So it’s imperative for Trump to cease his irresponsible, bellicose rhetoric. Such hazardous trash-talk has no place between nuclear powers, particularly when one of them has a proven track record of lashing out violently when it feels like it. Talking heads need to dial it back too and realize what any war on the Korean peninsula would mean.

Cheap talk is having an effect, however. In a new Economist/YouGov poll, almost half of 1,500 Americans surveyed “either strongly supported or somewhat supported the notion of the U.S. taking military action against North Korea in an effort to end that country’s nuclear program.” One wonders how many of those Americans understnad the military realities of what they’re asking for.

Egging your country into a stupid war of choice that turns into a disaster is nothing new. The First World War was the classic case. As I explained in my most recent book, both Austria-Hungary and Russia gambled—and ultimately lost—everything over the Balkans in the summer of 1914 for reasons that, today, cannot be described as anything but harebrained.

The height of folly, however, was Italy’s entering that war in the spring of 1915 in a greedy effort to appease nationalists by stealing land from ailing Austria-Hungary. Jingoists promised a quick, victorious war yet nothing of the sort happened. Instead, Rome’s offensives on the Isonzo river—today the border between Italy and Slovenia—which the high command believed would defeat the Habsburg Empire in a matter of weeks, devolved into an attritional slugfest that lasted years. Eleven offensives launched on the Isonzo gained Italy a few miles of rocks, achieving nothing of strategic consequence at the cost of a million lives, most of them Italian.

Amazingly, this unprecedented horror failed to shock some sense into Italy’s warmongers. One of the biggest boosters was Gabriele D’Annunzio, a prominent writer and intellectual. Drunk on romantic nationalism, D’Annunzio wanted war with Austria-Hungary to breathe life into Italy and show that Rome meant business. He fiercely advocated Italy’s disastrous entry into the First World War, greeted its coming with glee, and feted every Italian offensive, no matter how disastrous.

In fairness to D’Annunzio, who was 52 years old in 1915, he headed for the front himself. He wasn’t a present-day American warmonger, breathing fire from safety of the Fox News studio. D’Annunzio participated in trench raids and flew warplanes deep over Austria, even staging a dramatic air raid on Vienna. He courted death and reveled in it, writing of his frontline exploits, “I am a poet of slaughter.”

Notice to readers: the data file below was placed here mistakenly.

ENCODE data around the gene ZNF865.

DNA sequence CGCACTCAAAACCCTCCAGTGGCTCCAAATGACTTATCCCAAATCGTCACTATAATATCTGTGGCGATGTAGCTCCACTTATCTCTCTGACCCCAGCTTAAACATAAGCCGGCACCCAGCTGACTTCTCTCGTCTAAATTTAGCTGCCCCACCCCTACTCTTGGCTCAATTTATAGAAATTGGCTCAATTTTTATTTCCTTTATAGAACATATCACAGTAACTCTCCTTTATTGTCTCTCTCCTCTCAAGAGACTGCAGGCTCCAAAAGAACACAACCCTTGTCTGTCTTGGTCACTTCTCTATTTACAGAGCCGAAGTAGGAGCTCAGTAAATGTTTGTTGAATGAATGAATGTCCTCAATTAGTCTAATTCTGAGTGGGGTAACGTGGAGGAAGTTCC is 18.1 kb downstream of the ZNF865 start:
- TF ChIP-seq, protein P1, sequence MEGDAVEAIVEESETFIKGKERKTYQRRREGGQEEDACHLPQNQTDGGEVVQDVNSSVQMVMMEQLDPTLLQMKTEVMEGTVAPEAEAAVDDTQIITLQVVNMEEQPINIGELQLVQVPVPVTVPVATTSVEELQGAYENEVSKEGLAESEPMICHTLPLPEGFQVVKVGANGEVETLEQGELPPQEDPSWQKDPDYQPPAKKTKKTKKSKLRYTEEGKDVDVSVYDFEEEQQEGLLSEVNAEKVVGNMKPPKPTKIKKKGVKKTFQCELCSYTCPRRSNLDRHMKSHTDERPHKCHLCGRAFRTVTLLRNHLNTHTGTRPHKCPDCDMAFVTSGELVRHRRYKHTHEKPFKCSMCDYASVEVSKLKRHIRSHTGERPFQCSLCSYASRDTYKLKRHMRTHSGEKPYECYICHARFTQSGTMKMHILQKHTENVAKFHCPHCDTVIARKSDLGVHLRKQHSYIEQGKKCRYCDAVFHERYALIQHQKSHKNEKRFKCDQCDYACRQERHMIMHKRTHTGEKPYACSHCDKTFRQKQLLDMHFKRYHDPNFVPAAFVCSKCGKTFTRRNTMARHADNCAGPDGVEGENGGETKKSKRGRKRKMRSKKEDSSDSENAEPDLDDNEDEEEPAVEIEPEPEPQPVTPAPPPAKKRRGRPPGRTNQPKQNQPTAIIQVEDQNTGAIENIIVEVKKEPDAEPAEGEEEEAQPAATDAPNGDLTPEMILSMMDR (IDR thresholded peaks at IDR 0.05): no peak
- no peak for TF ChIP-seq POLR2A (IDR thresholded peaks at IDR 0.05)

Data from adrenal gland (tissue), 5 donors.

He cared not a whit that the Isonzo campaign was a catastrophe. He found glory even in that appalling waste of life. A hundred years ago, in the summer of 1917, morale in the Italian army was at a breaking point. After the tenth offensive on the Isonzo failed in June, at the cost of 160,000 Italian troops (36,000 of them killed), the high command decided to shoot alleged shirkers pour encourager les autres.

D’Annunzio watched as 28 soldiers of the Catanzaro Brigade, which had retreated under fire on the Isonzo, were lined up and executed for cowardice. Seeing their dead bodies lying face-down, he commemorated what he witnessed in a gruesome poem he titled Cantano i morti con la terra in bocca (The Dead Sing with Dirt in Their Mouths). Nothing could deter D’Annunzio from his fanatic belief in nationalism and the innate glory of war.

America doesn’t need any D’Annunzios right now. The stakes in our crisis with North Korea are far higher than on the Isonzo a century ago. Any nuclear exchange there will kill millions. Donald Trump personally avoided war in Asia in his youth, discovering he had bone spurs. He should avoid war in Asia now as well too—for the good of our country and humanity.

John Schindler is a security expert and former National Security Agency analyst and counterintelligence officer. A specialist in espionage and terrorism, he’s also been a Navy officer and a War College professor. He’s published four books and is on Twitter at @20committee. 

More by John Schindler:

AfD Shakes Up German Election—but It Has an Espionage Backstory

Two Decades Later, Algeria Protects Mystery of Bentalha Massacre

Harvard’s Bizarre Chelsea Manning Debacle Exposes Academic Bubble

The Dead Sing With Dirt in Their Mouths